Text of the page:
I recently checked out Mobile Net Workout a service that challenges you to get up and move by sending you exercise prompts via SMS or email at schedule times throughout the week. Each prompt comes with a 1-minute exercise challenge (with video on how to perform the exercise). Your job: do the exercise, asap. Then, check it off as done! Simple as that! The idea is: everyone has 1 minute in their day to move – so get up and move it!
The service is $2.99/month and is pre-loaded with 8 different workout programs, each varying from 13 to 38 different one-minute exercises. The programs range from beginner to advance, and they consist of exercises that mostly challenge your muscular strength and flexibility. Once you select a program based on your fitness level and goals, then you can schedule how many ‘challenges’ (i.e. 1-minute exercises) you want to receive throughout the day/week.
I chose the “Total Body Moderate” program because it was recommended as the first workout people go into. I planned my schedule so I could get 3 challenges (or exercises) during my lunch time, and 1 challenge in the mornings over the weekend (I know, I’m lazy, aren’t I? LOL). And then waited for my challenges to come… Bring it on, MNW! Woot… Woot!
My prompts arrived in my inbox like clockwork. The first few times I enjoyed the random exercise challenges – pushups, plank holds, plies on toes. Then, I started forgetting to do them (mostly because I was in the middle of a project or a conference call). I kept saying I’d get to it in a minute (oh, the irony) but then never ended up going back. (Can you blame me, I’m human!) I eventually changed my settings to receive my 3 challenges throughout the day, instead of all at once. That made things less overwhelming, but I still missed a few here and there. (Ssh… don’t tell)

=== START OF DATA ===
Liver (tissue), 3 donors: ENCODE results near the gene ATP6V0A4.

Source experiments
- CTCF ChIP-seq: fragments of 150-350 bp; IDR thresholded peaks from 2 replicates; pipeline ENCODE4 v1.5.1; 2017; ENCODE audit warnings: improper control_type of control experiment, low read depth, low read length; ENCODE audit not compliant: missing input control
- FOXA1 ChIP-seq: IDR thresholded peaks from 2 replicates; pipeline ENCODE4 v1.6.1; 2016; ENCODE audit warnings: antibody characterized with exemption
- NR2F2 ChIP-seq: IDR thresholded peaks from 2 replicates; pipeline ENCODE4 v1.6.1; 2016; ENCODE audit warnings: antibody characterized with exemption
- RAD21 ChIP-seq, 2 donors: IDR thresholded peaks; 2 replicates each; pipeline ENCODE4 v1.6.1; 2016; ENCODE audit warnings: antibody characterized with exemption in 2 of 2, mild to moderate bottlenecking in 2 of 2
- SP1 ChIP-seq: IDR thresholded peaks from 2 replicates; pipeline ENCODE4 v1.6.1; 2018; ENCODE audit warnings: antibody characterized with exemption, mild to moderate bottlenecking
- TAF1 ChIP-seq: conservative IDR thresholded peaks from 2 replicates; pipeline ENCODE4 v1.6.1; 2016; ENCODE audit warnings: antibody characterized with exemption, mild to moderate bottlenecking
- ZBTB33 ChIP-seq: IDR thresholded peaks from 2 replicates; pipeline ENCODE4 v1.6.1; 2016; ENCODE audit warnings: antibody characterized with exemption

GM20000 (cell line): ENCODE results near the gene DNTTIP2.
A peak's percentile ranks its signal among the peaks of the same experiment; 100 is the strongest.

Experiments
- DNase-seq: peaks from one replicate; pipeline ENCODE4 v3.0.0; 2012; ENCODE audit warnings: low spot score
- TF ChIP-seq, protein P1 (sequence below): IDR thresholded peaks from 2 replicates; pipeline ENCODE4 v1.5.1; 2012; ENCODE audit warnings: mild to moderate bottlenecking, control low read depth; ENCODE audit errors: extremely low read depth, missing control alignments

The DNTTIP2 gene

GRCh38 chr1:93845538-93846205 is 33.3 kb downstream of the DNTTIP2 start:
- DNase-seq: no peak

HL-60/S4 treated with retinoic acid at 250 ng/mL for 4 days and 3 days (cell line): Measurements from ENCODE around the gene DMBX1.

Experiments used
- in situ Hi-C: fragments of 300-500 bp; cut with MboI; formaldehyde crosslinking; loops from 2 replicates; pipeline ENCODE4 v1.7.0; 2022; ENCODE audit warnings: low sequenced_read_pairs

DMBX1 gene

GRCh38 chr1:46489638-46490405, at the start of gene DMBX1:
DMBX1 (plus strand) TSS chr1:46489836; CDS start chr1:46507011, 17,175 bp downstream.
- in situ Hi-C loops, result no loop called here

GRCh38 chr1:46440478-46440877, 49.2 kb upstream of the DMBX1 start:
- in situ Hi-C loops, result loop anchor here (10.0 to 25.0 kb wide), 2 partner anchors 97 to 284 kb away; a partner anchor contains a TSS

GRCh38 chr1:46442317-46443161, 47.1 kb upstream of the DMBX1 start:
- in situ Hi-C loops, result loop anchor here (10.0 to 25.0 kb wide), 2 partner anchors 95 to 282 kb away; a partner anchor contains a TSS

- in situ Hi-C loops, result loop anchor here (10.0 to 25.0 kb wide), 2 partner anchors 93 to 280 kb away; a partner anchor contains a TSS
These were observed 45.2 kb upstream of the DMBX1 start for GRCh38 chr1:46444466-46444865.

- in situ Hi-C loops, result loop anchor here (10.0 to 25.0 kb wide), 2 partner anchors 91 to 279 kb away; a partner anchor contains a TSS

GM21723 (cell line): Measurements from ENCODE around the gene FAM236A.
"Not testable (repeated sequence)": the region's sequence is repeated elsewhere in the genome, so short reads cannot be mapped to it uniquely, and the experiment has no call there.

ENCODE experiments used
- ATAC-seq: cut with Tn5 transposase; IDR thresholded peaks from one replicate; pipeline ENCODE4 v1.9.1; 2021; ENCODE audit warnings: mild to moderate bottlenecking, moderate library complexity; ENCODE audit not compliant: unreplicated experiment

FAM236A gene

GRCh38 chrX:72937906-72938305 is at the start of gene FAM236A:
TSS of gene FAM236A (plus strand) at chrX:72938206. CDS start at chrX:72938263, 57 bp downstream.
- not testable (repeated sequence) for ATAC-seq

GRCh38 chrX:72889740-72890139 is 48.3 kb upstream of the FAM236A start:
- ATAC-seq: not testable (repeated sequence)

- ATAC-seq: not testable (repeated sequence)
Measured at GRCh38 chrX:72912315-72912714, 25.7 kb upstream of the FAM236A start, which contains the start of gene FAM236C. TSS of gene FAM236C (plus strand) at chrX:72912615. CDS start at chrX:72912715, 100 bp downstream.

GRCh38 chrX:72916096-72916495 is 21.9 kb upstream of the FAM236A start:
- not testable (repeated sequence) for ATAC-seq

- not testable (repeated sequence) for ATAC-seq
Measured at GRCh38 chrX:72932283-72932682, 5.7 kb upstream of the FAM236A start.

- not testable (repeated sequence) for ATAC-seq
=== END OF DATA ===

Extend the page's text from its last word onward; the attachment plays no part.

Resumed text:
My thoughts: I think MNW is on the right track in terms of mobile-related fitness services. A minute here, a minute there… every bit of activity counts! This service is especially great for those who have procrastinated starting an exercise plan. You probably won’t turn into a body-builder by doing a few lunch-time lunges, but MNW will help keep fitness on your mind in small doses (even if you don’t complete the exercise challenges). I know I found myself reminded to be more active every time MNW sent me a prompt.
PROS: This is a great tool for people who do not have any fitness equipment or belong to a gym. Most of the exercises can be done quickly by using your body’s resistance. The videos are articulate and the exercise challenges are fun (and doable). The concept is very unique and definitely aligns with current trends of integrating fitness with technology at an affordable price.
CONS: Because the programs are pre-created, it does not account for any specific injury or exercise preference. What if you simply don’t like pushups? What if your knee is bothering you that day? At the very least, a user should have control whether or not an exercise should be removed from the rotation. Site navigation is a bit clunky and confusing – it takes a lot of trial and error to figure out what a user is supposed to do once they’ve sign up.
Mobile Net Workout also has a social networking component so you can be ‘friends’ and interact with other users on the site. While I understand the motivational concept behind having friends complete challenges with you, I didn’t really feel compelled to connect with anyone on the site. Most profiles were incomplete. Plus, I couldn’t search for ‘friends’ according to which program they were on or by their location – doesn’t give me much of a starting point for a conversation. Perhaps this site is still too new to tell if this feature will be effective. However, sites like DailyBurn and DailyMile have nailed the “social networking in fitness” concept much better. And without a Facebook or Twitter integration, I have no interest trying to get my friends to log into *ANOTHER* site with me.
Mobile Net Workout is certainly one of many new ventures leading the way in how fitness professionals should be thinking as they move their products and programs into the next decade of fitness services! I look forward to seeing how they evolve over the next year.